Douglass, Charles Remond
Douglass, Charles Remond
(b. 21 October 1844; d. 24 November 1920), soldier, journalist, and government clerk.
Born in Lynn, Massachusetts, Charles Remond Douglass was the third and youngest son of Frederick and Anna Murray Douglass. Named for his father's friend and fellow black antislavery speaker Charles Lenox Remond, Charles attended the public schools in Rochester, New York, where the family moved in late 1847. As a boy, he delivered copies of his father's newspaper, North Star.
As a young man, Charles became the first black from New York to enlist for military service in the Civil War, volunteering for the Fifty-fourth Massachusetts Infantry Regiment. Unlike his brother Lewis, who also served in the Fifty-fourth and became a sergeant major in that regiment, Charles was unable to deploy with his fellow troops owing to illness. As late as November 1863 Charles remained at the training camp in Readville, Massachusetts. He ultimately joined another black regiment, the Fifth Massachusetts Cavalry, rising to the rank of first sergeant. After President Abraham Lincoln discharged Charles at the request of the elder Douglass in 1864 on the ground of poor health, Charles planned to go to Tennessee to invest in cotton lands. Instead, he tended the family farm and lived in his parents' house for two years, finding it difficult to secure an income-producing job. He married Mary Elizabeth Murphy, called Libbie, in 1866. Although this marriage was troubled by Libbie's accusations of infidelity and Charles's counter-accusations of jealousy, the couple had six children: Charles Frederick, Joseph Henry, Annie Elizabeth, Julia Ada, Mary Louise, and Edward.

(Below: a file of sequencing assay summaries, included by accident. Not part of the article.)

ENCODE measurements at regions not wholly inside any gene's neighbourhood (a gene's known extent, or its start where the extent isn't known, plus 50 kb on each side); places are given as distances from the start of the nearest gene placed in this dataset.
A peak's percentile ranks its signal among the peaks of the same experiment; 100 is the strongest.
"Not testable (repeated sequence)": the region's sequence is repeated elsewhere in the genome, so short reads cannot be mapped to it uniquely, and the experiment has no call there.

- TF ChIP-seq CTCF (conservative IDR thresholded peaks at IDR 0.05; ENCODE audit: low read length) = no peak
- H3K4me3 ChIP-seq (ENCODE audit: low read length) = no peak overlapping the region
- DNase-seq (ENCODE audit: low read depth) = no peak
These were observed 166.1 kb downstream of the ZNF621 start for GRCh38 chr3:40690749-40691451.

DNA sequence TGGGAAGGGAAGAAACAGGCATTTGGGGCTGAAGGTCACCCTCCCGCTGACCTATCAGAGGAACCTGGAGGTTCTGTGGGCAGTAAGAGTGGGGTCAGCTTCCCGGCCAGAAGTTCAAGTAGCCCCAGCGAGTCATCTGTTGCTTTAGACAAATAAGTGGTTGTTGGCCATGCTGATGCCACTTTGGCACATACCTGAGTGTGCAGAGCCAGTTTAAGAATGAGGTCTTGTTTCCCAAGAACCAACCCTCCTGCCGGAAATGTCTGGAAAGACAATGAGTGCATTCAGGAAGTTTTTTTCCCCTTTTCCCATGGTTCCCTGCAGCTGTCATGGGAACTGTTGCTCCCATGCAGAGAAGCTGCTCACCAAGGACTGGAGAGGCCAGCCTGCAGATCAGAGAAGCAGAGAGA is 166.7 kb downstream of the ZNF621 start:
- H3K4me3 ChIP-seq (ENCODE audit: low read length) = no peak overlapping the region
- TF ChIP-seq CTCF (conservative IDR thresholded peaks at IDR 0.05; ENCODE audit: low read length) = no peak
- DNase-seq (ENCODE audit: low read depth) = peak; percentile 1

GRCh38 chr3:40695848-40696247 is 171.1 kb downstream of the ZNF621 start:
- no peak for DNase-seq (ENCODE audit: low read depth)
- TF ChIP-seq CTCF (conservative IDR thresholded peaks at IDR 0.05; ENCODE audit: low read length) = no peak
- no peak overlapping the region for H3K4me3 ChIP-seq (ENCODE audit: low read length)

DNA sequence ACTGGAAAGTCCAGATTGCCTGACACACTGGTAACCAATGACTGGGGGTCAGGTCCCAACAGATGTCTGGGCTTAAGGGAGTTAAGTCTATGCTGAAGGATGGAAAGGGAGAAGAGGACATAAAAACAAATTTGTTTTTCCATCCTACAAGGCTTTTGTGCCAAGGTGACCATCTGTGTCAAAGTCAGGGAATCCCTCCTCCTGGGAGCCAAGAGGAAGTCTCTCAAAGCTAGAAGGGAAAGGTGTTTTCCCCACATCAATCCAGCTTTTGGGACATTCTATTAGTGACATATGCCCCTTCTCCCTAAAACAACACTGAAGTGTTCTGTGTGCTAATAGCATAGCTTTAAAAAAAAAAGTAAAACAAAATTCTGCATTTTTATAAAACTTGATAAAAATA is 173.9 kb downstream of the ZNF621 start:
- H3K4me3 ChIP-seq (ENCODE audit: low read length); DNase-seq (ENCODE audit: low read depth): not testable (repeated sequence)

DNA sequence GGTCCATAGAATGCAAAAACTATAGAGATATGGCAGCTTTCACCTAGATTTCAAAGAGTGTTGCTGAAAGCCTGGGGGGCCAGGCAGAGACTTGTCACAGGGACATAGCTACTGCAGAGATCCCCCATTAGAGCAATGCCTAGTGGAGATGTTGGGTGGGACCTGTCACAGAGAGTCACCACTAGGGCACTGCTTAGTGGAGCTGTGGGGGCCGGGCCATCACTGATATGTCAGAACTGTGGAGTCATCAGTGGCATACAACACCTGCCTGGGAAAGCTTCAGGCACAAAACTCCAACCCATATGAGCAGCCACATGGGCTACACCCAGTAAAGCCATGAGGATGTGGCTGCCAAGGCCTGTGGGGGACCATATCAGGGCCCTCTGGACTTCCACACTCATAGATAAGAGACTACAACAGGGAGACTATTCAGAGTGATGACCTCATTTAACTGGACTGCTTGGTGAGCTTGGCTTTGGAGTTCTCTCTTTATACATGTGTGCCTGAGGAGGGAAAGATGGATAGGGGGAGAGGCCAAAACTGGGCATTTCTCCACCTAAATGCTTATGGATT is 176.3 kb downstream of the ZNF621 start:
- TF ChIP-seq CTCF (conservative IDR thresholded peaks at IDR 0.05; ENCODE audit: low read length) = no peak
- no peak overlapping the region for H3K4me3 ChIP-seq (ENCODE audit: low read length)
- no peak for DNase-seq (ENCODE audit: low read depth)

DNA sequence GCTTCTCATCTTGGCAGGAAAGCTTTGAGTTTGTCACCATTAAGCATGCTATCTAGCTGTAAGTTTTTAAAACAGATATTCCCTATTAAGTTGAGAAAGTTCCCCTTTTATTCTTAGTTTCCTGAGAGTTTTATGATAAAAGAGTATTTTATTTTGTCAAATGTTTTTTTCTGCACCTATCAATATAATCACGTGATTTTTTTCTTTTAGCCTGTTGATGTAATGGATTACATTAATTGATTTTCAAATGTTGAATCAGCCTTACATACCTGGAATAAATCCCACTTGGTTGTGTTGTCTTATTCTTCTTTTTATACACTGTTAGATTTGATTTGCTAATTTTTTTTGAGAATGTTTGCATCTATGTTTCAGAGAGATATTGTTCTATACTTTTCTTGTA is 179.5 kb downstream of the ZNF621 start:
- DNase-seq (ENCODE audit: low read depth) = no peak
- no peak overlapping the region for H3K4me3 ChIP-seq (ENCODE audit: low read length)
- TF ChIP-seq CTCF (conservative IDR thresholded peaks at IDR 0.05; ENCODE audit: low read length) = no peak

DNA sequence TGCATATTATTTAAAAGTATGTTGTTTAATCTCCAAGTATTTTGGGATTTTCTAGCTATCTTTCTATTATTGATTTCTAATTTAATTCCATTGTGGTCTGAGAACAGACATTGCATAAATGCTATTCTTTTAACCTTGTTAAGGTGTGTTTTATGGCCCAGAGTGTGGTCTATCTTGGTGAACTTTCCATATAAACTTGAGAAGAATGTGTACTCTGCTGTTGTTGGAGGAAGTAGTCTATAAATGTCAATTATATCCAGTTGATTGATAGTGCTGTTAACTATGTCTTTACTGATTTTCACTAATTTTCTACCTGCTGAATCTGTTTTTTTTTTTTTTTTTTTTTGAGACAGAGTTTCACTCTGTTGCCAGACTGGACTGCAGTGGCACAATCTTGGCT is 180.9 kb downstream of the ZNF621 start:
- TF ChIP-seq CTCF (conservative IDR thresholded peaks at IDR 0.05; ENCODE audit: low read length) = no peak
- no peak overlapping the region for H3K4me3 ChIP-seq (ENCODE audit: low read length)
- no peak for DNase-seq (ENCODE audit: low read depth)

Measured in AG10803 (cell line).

After moving to Washington, D.C., Charles served as one of the first black clerks in the Freedmen's Bureau from 1867 to 1869 and in the Treasury Department from 1869 to 1875. When his father purchased the New National Era in 1870, Charles became one of the journal's correspondents, while his older brothers, Lewis Douglass and Frederick Douglass Jr., were in charge of editorials and business management, respectively. After serving as a clerk to the Santo Domingo Commission in 1871, Charles returned to the Caribbean when President Ulysses S. Grant appointed him consul to Puerto Plata, Santo Domingo. (The Santo Domingo Commission investigated the possibility of annexing the Dominican Republic to the United States. Grant saw the country as a potential home for southern blacks in the United States, to allow them to escape increasing oppression.)
In 1875 Charles became a clerk in the U.S. consulate in Santo Domingo but returned to the United States in 1879 after his wife died. At this time Charles's brothers and father divided Charles's surviving children among their households in order to care for them. Charles Frederick and Joseph Henry went to live with Frederick Douglass Jr.; Julia Ada went to live with Frederick Douglass Sr.; and Mary Louise went to live with Lewis Douglass.